Summer Reading Challenge: The Big Stuff Activity Day at The Hive
- 11th August 2015
What’s the biggest document in the archives? What’s the longest? the oldest? These were some of the questions that we had to find the answers to when we offered to take part in The Big Stuff Activity Day at the Hive as part of this year’s Summer Reading Challenge. We also set ourselves the challenge of trying to create the longest document in the archives, certainly a challenge when we found out how long the current ‘record-holder’ is! We asked children (and willing adults) to draw a picture or write about ‘What they loved about Worcestershire’.
We had drawings of the river, the Malvern Hills, Gheluvelt Park and the splashpad, the cricket ground and The Hive. Then we used all the drawings to create a scroll, complete with seal, which we hung from level two, the ‘Explore the Past’ floor down to the children’s library.
…and the answers to the other questions? The biggest document held by Worcestershire Archive Service is the Worcester City Board of Health map, a comprehensive survey of the City produced by surveyor Henry Webb in 1870. It measures 23ft x 25ft and was exhibited in the Guildhall in 2000, the only time that the map has been displayed. Quickly realising that the map was totally impractical, a smaller bound volume was commissioned, but even that one measures 4ft x 2ft.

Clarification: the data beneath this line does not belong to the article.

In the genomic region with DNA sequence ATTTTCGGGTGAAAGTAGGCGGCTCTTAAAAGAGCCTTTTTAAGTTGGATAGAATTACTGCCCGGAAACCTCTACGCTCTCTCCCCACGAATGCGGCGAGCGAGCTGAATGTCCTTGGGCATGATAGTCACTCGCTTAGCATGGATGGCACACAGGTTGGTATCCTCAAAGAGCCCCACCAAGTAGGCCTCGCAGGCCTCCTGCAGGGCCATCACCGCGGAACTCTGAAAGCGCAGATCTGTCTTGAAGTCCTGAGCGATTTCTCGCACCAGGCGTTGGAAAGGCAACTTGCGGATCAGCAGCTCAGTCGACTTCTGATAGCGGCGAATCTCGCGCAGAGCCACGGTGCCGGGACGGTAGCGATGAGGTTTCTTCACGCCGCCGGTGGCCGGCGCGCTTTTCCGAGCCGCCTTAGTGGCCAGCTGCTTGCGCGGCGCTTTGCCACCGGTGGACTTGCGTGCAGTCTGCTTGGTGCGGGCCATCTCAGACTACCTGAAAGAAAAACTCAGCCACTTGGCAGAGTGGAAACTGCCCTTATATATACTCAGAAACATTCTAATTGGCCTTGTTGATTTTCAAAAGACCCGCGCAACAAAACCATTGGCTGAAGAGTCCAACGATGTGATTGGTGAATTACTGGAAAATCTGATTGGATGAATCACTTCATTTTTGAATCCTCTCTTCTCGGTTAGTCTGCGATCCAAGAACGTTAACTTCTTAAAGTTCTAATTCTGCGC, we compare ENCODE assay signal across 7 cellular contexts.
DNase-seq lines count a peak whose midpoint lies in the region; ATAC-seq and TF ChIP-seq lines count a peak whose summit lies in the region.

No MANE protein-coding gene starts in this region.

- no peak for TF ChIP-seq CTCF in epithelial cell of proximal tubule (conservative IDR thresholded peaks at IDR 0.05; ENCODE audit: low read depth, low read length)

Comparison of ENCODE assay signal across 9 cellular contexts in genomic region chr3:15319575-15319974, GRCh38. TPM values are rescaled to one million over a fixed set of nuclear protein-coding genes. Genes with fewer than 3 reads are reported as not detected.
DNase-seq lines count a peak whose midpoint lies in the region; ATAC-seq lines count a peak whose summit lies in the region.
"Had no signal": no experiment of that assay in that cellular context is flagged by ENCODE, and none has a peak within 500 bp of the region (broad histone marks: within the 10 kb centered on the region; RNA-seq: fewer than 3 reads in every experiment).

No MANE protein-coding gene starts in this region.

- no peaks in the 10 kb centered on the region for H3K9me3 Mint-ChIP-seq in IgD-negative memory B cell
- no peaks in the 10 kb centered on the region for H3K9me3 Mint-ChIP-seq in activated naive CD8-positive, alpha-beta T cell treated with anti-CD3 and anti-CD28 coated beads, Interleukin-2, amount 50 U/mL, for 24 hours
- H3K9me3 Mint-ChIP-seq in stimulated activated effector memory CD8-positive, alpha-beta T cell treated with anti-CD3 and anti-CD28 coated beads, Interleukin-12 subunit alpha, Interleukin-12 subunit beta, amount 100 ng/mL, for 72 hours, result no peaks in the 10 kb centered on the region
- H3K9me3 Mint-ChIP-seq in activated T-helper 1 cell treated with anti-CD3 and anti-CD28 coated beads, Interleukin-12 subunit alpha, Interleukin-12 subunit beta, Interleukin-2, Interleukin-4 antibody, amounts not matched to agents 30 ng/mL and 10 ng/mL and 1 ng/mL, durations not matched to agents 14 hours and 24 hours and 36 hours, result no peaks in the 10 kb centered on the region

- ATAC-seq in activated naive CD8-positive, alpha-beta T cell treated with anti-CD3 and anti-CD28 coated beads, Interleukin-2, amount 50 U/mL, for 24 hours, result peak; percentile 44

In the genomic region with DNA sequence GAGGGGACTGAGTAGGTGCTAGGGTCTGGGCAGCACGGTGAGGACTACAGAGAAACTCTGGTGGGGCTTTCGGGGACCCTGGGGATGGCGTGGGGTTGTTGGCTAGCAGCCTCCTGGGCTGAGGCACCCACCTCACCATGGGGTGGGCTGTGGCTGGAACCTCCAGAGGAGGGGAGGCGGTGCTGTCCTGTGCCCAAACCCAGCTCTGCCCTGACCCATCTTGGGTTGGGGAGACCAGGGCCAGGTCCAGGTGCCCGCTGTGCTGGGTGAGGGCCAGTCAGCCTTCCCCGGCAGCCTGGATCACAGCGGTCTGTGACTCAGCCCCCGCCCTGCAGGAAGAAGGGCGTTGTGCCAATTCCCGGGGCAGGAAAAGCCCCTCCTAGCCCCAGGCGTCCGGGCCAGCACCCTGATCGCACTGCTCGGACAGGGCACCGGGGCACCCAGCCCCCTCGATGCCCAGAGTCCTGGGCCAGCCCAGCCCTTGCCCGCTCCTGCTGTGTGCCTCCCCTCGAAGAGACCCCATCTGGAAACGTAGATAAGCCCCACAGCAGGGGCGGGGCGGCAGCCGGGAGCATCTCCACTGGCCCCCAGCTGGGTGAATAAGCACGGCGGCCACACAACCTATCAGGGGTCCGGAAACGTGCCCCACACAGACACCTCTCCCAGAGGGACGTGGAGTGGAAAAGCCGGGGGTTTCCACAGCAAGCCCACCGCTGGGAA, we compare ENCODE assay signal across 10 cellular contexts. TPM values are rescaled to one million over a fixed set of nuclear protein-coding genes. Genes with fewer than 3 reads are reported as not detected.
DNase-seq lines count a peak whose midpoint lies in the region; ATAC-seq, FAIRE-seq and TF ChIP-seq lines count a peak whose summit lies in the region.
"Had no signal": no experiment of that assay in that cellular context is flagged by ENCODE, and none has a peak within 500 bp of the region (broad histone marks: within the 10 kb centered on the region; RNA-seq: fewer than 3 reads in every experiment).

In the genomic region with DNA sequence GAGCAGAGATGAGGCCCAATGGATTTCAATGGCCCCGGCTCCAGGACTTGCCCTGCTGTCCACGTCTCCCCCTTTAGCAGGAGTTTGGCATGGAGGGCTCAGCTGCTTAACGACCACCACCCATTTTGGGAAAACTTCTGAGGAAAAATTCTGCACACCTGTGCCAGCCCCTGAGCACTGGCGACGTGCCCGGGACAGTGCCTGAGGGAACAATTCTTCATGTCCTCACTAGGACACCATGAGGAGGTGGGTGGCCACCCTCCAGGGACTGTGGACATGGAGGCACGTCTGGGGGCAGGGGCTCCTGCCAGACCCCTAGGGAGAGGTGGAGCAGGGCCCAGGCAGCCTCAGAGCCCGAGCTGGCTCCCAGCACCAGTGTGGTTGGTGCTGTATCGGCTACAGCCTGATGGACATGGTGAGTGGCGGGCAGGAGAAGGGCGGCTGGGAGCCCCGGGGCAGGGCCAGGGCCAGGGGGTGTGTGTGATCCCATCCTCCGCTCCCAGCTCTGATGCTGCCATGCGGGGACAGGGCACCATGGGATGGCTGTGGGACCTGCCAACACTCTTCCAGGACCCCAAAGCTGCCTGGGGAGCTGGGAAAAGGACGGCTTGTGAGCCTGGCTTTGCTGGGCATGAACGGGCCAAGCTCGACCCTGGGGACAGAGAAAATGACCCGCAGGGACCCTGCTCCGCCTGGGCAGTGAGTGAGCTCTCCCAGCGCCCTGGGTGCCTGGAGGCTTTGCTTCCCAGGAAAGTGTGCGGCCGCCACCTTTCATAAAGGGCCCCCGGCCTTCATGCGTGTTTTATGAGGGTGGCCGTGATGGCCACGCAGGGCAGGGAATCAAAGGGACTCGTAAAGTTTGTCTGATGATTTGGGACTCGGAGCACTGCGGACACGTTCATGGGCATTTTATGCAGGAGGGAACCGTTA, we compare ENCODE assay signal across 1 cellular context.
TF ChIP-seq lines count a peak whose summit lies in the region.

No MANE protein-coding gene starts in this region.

The oldest document we have found so far is a legal deed made by Ralph de Mortimer by which he confirms a gift of land at Wribbenhall to the monks of Worcester cathedral. The document is part of the archives of the Lechmere family of Hanley Castle and has been dated to about 1100. It could also be a contender for the smallest document as it is just 6 by 3 inches.
The longest document in the archives is probably a Lay Subsidy Roll for the County of Worcester dated c1280. This exchequer roll is made up of parchment sheets sewn end to end, to a total length of 46 feet or 14 metres, and records thousands of names of people living in 284 named places in Worcestershire, hundreds of years before any official census, with the amount of money they were to pay.
Our scroll measured 5 metres in the end, approximately the length of five of the children who helped to create it, but 9 metres shorter than the current record holder!